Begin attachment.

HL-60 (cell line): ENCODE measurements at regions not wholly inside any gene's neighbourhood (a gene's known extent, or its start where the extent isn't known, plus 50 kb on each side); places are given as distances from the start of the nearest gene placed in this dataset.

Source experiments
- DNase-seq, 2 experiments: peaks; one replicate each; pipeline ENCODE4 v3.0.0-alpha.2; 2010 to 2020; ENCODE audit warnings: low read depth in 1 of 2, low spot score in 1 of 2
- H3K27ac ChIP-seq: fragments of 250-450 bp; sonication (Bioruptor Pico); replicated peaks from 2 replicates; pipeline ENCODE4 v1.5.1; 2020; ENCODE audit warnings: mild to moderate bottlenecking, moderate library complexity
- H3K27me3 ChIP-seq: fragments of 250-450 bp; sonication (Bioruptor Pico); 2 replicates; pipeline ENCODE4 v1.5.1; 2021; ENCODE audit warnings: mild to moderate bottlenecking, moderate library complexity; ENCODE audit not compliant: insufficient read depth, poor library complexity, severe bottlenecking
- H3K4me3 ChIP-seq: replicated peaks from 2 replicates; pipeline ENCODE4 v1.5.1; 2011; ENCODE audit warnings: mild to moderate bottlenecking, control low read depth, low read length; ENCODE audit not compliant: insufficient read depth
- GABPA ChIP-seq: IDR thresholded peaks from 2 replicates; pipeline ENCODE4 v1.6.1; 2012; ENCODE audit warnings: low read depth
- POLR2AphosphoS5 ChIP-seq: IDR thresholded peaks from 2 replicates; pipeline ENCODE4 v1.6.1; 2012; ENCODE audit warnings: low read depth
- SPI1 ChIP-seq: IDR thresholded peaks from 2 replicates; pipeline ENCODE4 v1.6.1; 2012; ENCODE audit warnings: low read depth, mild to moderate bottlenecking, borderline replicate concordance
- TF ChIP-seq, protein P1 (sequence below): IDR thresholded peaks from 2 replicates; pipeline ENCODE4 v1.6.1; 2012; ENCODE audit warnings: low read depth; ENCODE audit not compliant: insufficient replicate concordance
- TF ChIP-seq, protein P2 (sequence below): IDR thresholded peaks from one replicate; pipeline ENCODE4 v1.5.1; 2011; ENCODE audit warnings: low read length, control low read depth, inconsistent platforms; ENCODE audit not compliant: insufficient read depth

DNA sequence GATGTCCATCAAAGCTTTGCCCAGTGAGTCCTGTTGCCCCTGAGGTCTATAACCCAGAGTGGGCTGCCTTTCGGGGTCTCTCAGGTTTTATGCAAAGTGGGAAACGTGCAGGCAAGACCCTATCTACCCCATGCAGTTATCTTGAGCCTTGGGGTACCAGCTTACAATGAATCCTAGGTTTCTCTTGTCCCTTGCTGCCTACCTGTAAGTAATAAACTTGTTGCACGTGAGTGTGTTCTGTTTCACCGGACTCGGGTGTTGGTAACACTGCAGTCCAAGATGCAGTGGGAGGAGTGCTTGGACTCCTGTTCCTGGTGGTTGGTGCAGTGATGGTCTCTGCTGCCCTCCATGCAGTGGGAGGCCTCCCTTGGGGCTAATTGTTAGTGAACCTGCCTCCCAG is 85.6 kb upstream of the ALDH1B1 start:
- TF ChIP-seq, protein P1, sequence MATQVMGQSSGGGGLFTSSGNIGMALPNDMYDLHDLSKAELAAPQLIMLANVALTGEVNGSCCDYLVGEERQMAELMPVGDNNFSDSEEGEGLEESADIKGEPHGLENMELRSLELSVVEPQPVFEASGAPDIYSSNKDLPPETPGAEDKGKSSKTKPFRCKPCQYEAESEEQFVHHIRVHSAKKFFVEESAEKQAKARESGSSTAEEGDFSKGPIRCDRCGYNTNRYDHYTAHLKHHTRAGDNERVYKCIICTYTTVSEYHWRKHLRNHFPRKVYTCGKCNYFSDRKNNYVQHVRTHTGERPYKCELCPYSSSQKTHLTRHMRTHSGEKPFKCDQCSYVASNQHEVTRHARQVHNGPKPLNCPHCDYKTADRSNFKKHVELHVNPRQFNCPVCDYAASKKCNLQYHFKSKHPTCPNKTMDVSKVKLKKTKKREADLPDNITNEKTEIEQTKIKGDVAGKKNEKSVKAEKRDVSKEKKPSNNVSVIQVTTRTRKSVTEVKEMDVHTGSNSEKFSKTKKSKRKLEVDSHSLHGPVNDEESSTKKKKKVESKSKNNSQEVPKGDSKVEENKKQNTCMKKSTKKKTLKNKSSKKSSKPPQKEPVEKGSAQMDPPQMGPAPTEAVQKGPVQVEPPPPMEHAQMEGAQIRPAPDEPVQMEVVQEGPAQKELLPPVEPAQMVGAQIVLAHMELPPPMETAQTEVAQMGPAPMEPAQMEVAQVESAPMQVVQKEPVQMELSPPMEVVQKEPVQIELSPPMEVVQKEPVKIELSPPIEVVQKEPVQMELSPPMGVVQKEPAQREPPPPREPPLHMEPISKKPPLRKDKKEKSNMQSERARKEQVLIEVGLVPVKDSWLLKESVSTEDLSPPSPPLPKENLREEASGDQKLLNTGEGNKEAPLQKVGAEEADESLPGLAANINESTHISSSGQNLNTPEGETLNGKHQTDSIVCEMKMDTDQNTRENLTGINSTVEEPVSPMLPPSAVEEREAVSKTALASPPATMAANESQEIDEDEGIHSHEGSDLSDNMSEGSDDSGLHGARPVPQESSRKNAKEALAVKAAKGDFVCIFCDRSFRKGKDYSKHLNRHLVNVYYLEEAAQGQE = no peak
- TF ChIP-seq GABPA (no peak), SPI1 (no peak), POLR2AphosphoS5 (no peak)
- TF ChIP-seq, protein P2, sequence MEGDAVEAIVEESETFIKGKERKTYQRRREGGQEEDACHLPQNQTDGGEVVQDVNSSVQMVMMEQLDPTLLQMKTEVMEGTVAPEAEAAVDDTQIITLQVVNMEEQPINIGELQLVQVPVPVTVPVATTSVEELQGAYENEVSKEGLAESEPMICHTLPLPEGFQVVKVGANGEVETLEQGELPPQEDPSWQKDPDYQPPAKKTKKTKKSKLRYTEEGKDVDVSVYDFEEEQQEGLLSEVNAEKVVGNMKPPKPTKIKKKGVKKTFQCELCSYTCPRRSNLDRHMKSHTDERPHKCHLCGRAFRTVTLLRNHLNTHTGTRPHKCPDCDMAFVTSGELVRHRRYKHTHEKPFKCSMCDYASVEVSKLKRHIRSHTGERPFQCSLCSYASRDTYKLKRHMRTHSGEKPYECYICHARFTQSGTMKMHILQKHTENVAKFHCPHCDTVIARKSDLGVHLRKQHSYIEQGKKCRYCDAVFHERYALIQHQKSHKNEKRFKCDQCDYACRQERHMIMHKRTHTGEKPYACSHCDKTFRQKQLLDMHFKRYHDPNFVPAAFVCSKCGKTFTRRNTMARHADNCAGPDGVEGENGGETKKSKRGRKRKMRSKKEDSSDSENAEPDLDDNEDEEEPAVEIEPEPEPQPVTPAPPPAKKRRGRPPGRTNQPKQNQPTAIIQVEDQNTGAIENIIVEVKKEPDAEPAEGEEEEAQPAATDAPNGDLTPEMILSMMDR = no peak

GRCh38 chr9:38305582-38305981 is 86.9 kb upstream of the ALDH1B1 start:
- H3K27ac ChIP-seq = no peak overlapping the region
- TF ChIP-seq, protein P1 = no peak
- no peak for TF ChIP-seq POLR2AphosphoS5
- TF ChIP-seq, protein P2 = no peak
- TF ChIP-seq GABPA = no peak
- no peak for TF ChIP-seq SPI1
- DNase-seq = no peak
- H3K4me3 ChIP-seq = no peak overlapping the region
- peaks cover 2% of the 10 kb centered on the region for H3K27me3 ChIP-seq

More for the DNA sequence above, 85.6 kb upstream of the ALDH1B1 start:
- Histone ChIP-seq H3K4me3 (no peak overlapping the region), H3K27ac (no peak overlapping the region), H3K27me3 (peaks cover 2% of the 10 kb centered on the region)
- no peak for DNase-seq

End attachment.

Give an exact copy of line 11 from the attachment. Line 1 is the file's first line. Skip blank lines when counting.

- TF ChIP-seq, protein P2 (sequence below): IDR thresholded peaks from one replicate; pipeline ENCODE4 v1.5.1; 2011; ENCODE audit warnings: low read length, control low read depth, inconsistent platforms; ENCODE audit not compliant: insufficient read depth